The museum clarified its position on the creator in a comment it released in 2021, saying: “The trustees function within these positions: we utterly denounce Eric Gill’s abusive behavior of his daughters with no effort to disguise, excuse, normalize, or try and reduce, yet we also have a responsibility to safeguard, showcase, and define the art we retain in our collections.”
Additionally, it turned out that not all of the criticisms of Ariel were pointless. Gill likes to get into mischief. He was also phallically fixated, according to MacCarthy. His personal measurements were meticulously taken, perhaps with female aid. Since MacCarthy did not let his “weird need for the sordid” diminish her admiration of his work, Gill was undoubtedly fortunate in terms of both his biographer and the timing of these discoveries.
Gill’s early reputational harm was remarkably little since it occurred long before survivors started to speak out about what had been done to them by clergymen, teachers, and within childcare centers, as well as before the testimonials of pedophiles such as Savile, and Rolf Harris.
Since they could scarcely be ignored, even ten years after the fact, an obituary in the Guardian for one of Gill’s daughters could portray the incestuous rapes as parental encouragement: “He introduced Betty and Petra to the secrets of sex and chronicled the events in his journals.” Gill’s supporters preferred to emphasize that neither female had made a public abuse complaint. But their father, who was keeping it a secret, was certain. “This has to end”, he wrote.
That concludes our look at Eric Gill’s statue, “Prospero and Ariel”. It’s sad that the company’s main structure should continue serving as a memorial to another prominent British pedophile, Eric Gill, given this historical but likely irrevocable relationship with one of the UK’s most known pedophiles, Saville. “Prospero and Ariel”, the most well-known public sculpture by Gill, was severely vandalized in January of 2022 in front of a crowd that included BBC viewers and many police officials. Whether it should still stand is a matter of great debate.
Frequently Asked Questions
What Is the Statue of Prospero and Ariel About?
Ariel was the first person Prospero encountered on the island in the tale. He freed the spirit after finding Ariel trapped in a cloven pine tree. Prospero promised to regain his freedom in exchange for a year of loyal devotion from Ariel. We don’t know how long Ariel has been working for Prospero when the play first begins. Given that he had been on the island for 12 years, Ariel may have worked for Prospero for a significant deal longer than what their employment agreement stipulated. It is also plausible that Prospero saved Ariel from the tree a year before the events of the play. In either instance, Ariel’s immense power is the cause of Prospero’s reluctance to free her.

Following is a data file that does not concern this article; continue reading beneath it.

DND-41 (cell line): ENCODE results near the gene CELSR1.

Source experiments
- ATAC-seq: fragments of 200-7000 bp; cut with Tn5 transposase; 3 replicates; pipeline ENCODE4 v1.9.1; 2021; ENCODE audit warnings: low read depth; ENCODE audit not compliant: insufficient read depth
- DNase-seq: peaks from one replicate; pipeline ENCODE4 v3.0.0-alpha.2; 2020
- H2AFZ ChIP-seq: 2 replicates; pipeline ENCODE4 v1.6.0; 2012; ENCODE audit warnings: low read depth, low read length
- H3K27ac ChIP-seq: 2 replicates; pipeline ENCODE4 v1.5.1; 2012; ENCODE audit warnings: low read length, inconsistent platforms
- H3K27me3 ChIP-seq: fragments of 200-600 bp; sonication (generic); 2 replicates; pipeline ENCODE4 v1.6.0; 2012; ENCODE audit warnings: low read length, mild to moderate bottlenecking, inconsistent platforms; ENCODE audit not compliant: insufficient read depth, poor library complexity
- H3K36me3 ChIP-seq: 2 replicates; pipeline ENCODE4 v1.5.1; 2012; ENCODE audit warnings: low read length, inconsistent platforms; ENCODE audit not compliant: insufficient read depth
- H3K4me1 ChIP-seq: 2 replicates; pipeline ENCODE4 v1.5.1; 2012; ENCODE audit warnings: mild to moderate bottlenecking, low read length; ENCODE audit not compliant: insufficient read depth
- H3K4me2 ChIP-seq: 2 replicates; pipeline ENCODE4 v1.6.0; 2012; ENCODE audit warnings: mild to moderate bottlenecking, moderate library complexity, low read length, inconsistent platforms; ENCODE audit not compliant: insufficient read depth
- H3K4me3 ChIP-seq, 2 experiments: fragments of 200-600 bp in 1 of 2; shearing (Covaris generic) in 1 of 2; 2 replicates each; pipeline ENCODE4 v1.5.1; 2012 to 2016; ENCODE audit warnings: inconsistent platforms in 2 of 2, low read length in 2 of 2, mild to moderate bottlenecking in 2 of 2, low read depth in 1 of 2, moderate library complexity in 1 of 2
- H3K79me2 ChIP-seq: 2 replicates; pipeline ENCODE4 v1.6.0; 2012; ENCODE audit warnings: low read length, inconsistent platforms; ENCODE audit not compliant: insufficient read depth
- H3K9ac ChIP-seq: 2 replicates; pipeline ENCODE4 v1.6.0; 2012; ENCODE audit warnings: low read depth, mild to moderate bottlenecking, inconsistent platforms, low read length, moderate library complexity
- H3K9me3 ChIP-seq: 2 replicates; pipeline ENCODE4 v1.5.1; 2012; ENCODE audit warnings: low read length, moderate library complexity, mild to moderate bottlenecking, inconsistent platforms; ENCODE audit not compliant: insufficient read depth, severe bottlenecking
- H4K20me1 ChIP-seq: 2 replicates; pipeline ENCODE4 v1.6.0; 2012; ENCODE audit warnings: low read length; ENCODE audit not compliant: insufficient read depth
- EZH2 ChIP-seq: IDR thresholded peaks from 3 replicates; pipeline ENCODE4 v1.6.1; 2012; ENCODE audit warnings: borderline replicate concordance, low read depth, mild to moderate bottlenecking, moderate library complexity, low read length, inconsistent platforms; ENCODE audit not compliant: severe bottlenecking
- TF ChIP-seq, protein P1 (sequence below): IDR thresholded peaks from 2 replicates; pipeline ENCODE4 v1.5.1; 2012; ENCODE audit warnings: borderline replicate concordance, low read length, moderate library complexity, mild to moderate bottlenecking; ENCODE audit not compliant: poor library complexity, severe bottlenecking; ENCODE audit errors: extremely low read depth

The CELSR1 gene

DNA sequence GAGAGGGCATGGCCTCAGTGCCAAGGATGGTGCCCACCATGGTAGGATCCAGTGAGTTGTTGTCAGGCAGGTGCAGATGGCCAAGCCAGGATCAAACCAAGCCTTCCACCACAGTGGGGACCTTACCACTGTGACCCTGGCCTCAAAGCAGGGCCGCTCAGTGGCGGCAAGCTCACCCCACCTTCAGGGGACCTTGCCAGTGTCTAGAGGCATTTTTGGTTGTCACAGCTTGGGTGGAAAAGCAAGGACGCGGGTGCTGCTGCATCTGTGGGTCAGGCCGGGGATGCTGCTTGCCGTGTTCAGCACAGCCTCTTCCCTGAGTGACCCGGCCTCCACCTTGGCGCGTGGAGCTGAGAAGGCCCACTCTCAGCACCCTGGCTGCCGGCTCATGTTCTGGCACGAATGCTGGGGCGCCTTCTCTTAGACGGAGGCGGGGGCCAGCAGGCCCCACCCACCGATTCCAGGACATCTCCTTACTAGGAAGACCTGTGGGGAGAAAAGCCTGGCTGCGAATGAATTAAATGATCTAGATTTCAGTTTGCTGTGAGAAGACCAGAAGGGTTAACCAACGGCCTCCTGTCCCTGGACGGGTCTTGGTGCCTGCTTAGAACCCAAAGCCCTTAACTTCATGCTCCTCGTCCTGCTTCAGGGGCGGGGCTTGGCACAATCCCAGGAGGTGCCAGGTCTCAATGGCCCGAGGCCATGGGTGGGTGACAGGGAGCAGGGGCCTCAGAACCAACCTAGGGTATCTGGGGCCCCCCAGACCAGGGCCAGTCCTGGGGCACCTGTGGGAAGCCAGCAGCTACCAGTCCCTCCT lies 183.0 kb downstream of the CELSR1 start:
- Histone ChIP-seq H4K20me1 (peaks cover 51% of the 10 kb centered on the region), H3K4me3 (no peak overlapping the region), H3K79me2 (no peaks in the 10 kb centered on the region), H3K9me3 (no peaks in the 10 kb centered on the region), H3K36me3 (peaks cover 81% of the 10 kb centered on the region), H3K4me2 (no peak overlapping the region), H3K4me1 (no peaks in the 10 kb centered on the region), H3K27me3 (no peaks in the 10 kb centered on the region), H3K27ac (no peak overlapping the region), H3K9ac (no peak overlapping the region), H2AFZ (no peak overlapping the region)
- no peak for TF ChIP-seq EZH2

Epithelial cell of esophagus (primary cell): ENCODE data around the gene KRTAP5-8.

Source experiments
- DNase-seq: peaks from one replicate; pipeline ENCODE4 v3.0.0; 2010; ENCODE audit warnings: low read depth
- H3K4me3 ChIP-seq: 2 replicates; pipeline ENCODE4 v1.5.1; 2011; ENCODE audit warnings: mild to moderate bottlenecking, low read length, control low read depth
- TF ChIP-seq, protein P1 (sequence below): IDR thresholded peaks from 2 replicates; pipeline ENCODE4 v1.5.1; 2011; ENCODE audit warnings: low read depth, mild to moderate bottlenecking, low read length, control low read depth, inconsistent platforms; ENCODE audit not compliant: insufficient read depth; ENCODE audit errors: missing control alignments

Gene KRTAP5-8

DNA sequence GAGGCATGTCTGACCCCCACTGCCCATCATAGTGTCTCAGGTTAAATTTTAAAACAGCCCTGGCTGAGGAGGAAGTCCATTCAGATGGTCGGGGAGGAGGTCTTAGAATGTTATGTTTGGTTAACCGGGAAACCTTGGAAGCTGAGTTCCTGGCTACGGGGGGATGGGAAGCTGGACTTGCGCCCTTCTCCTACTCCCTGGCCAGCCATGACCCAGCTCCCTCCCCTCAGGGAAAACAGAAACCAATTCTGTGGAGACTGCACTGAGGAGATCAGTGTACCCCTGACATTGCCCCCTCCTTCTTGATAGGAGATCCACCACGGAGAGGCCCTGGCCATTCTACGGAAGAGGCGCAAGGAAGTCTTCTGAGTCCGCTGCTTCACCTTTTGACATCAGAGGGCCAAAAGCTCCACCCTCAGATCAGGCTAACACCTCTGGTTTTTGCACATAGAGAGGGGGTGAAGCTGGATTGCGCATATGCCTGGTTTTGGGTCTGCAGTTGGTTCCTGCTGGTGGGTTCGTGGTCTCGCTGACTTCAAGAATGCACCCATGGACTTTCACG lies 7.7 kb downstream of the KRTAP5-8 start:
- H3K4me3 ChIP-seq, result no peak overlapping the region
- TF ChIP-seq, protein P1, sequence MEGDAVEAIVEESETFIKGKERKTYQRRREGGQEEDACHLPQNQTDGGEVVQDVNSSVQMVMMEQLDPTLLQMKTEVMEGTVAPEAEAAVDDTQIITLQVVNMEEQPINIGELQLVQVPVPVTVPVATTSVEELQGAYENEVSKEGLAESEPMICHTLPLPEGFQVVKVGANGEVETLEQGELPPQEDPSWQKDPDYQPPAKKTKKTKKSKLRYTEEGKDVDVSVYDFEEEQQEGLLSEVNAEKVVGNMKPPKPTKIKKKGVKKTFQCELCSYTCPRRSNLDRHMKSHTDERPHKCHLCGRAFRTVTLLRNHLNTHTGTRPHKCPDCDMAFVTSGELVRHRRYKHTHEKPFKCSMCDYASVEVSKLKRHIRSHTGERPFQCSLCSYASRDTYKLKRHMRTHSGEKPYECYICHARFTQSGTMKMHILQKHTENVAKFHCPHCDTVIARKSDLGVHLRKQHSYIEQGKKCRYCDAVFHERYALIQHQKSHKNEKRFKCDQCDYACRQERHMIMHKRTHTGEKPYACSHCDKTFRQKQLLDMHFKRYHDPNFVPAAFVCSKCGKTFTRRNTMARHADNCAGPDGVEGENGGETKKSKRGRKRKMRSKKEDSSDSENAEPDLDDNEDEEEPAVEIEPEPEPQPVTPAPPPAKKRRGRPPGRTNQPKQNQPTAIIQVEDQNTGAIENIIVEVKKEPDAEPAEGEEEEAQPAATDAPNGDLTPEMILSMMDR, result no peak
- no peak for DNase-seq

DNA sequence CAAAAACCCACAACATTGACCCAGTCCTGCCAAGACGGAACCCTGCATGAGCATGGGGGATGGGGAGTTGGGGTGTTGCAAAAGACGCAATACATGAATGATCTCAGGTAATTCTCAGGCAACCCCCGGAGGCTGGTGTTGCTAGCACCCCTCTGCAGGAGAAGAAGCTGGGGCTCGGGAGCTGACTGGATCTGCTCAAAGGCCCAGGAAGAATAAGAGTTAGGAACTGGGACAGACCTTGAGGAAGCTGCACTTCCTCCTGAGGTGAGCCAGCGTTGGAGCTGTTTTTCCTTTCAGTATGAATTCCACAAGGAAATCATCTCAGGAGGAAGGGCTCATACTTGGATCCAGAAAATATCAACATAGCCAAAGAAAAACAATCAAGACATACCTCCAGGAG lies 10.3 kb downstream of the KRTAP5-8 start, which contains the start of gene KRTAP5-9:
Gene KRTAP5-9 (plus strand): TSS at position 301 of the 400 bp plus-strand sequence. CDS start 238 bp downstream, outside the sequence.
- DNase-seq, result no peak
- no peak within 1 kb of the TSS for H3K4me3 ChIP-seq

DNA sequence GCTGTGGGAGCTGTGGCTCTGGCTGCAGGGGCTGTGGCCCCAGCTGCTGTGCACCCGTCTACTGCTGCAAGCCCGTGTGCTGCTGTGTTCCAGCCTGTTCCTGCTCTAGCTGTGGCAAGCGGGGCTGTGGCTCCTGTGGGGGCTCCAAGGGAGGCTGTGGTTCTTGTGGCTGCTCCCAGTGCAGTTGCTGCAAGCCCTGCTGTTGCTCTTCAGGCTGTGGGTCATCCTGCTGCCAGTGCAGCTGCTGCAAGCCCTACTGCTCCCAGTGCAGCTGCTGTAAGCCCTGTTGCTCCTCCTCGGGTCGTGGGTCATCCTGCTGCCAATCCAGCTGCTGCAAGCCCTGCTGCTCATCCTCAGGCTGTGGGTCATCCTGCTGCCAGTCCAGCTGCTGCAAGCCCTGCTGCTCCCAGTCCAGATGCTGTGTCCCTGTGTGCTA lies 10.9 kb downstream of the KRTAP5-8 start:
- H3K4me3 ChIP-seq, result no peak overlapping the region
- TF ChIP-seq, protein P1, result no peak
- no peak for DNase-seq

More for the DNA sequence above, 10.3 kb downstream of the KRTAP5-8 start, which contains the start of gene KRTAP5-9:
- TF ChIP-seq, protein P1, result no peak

Why Is There Controversy Around Eric Gill’s BBC Statue?
One of the best artists in Britain, Eric Gill, was also charged with child molesting. A guy with a hammer smashed the monument over the entrance of the BBC Broadcasting House in early 2022. The dispute surrounding the monument is not new. In 2013, after being requested to do so by organizations that support victims of sexual assault, the BBC declined.
Isabella studied at the University of Cape Town in South Africa and graduated with a Bachelor of Arts majoring in English Literature & Language and Psychology. Throughout her undergraduate years, she took Art History as an additional subject and absolutely loved it. Building on from her art history knowledge that began in high school, art has always been a particular area of fascination for her. From learning about artworks previously unknown to her, or sharpening her existing understanding of specific works, the ability to continue learning within this interesting sphere excites her greatly.
Her focal points of interest in art history encompass profiling specific artists and art movements, as it is these areas where she is able to really dig deep into the rich narrative of the art world. Additionally, she particularly enjoys exploring the different artistic styles of the 20th century, as well as the important impact that female artists have had on the development of art history.
Cite this Article
Isabella, Meyer, “Eric Gill BBC Statue – Analysis of the “Prospero and Ariel” Statue.” Art in Context. July 29, 2022. URL: https://artincontext.org/eric-gill-bbc-statue/
Meyer, I. (2022, 29 July). Eric Gill BBC Statue – Analysis of the “Prospero and Ariel” Statue. Art in Context. https://artincontext.org/eric-gill-bbc-statue/